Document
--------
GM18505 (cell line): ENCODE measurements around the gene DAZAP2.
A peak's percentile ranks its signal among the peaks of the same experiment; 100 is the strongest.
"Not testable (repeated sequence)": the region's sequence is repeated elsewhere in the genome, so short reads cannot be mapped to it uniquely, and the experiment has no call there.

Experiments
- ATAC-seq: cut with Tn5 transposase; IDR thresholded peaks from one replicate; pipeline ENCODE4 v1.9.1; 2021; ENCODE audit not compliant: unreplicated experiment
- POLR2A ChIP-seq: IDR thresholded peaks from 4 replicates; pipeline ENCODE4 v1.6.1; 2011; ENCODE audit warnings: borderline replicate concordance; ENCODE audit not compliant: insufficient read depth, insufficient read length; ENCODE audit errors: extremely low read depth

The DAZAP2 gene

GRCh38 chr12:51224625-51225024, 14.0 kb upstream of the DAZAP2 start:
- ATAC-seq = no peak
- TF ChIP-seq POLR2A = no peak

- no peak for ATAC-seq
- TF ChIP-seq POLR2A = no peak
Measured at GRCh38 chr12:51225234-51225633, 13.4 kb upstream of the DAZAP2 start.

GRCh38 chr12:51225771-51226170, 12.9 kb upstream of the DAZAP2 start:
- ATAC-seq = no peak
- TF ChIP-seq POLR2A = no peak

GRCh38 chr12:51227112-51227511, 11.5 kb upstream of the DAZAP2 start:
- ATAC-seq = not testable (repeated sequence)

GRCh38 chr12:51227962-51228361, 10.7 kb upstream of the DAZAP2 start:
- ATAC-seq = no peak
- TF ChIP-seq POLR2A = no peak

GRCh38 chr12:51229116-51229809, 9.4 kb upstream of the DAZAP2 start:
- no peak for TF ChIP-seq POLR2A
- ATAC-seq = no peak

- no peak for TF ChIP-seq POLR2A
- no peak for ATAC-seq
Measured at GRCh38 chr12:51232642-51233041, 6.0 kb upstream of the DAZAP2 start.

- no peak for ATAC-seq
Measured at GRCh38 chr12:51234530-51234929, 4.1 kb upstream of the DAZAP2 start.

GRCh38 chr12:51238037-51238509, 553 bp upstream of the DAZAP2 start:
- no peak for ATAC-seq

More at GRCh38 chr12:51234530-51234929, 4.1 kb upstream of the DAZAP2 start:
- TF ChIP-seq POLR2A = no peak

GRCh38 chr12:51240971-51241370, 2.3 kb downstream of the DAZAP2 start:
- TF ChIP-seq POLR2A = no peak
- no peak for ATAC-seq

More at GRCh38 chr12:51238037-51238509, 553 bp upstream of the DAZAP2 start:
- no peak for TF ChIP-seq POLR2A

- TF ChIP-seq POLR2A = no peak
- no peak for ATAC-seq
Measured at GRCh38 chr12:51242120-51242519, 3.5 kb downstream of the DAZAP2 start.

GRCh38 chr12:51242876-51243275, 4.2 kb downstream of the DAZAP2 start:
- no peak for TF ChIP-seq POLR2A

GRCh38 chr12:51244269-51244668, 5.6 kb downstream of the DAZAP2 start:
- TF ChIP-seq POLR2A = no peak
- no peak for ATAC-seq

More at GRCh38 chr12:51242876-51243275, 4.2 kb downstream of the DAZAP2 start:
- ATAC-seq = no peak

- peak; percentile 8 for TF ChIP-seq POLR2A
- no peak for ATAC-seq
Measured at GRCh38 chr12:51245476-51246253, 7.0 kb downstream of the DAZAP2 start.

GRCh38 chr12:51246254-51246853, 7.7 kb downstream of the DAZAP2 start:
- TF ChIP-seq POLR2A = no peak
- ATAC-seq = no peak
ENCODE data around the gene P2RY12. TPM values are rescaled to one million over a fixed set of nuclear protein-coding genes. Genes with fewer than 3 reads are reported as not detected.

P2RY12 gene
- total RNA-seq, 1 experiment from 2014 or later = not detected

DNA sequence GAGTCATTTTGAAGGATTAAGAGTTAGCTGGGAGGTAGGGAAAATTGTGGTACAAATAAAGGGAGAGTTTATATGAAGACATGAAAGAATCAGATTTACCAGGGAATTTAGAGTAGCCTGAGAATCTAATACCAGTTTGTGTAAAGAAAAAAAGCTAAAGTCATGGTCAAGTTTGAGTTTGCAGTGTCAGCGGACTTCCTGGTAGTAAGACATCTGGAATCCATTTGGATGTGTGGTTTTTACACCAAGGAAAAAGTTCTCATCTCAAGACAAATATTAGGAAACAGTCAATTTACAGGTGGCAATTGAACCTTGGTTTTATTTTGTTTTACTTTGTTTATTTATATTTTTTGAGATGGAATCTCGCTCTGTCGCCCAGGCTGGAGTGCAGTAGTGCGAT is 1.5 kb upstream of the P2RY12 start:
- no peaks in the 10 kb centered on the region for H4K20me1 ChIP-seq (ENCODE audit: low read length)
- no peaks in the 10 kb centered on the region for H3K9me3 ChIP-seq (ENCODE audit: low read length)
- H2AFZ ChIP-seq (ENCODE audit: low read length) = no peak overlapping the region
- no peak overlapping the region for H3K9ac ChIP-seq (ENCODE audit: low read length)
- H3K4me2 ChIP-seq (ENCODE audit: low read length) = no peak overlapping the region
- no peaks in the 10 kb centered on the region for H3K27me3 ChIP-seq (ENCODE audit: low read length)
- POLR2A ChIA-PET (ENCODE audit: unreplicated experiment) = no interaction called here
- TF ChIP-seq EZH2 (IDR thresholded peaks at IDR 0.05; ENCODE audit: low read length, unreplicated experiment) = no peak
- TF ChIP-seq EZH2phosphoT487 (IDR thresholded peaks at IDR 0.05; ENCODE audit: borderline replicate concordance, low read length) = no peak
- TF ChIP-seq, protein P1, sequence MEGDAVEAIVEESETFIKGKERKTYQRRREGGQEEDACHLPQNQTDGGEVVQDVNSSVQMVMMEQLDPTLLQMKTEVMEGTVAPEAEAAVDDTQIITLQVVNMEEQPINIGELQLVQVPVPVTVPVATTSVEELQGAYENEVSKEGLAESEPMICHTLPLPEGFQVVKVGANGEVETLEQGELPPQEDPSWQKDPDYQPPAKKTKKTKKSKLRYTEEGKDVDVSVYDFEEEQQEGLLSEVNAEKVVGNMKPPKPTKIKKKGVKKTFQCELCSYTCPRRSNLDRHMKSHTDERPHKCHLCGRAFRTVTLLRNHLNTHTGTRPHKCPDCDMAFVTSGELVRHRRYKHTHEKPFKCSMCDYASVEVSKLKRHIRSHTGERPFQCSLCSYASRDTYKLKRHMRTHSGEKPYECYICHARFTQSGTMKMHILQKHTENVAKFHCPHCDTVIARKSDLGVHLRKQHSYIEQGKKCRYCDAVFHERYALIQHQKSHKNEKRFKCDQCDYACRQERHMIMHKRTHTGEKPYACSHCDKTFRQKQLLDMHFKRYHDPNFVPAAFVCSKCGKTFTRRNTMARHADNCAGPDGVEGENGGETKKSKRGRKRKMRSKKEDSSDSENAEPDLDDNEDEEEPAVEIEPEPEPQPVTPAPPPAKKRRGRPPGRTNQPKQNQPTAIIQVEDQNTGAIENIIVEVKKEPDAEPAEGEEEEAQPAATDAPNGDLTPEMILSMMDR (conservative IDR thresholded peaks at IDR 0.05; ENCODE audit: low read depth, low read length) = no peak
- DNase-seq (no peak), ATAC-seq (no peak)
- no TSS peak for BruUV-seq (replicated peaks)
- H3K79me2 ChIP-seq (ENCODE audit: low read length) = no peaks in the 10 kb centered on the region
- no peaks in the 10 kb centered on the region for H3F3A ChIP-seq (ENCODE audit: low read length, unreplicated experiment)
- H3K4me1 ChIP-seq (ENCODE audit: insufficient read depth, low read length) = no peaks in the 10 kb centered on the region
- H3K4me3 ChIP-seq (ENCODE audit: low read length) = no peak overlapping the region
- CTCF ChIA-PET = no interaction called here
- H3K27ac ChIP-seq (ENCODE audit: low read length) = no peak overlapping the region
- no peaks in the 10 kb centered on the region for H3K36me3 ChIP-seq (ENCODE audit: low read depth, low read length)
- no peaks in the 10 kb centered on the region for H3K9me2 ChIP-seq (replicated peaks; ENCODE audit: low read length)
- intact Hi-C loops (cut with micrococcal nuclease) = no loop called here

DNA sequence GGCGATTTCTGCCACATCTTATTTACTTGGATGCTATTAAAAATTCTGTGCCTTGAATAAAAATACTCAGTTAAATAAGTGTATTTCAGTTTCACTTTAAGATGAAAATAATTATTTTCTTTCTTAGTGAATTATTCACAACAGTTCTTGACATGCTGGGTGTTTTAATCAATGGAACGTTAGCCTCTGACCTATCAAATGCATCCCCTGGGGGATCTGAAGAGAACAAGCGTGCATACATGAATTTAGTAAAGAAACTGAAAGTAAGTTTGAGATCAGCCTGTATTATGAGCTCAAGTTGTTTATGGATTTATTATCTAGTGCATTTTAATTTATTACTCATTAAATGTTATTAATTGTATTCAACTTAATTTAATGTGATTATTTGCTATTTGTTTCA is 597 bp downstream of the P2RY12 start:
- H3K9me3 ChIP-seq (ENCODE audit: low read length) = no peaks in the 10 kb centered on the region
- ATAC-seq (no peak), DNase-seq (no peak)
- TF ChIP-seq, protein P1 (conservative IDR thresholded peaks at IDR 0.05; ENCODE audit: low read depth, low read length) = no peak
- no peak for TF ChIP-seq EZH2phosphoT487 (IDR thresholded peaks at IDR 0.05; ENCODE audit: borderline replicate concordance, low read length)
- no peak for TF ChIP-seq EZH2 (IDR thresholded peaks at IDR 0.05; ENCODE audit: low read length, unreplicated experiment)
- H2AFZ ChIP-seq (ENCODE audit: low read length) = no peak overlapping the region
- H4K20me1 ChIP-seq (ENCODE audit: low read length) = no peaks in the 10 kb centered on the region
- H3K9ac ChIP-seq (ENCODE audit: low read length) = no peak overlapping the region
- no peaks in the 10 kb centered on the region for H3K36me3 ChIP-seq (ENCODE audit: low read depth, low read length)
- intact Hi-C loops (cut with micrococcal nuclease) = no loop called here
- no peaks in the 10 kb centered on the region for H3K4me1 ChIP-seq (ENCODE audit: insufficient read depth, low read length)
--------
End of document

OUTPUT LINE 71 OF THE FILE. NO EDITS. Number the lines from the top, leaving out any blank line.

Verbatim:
- H3K79me2 ChIP-seq (ENCODE audit: low read length) = no peaks in the 10 kb centered on the region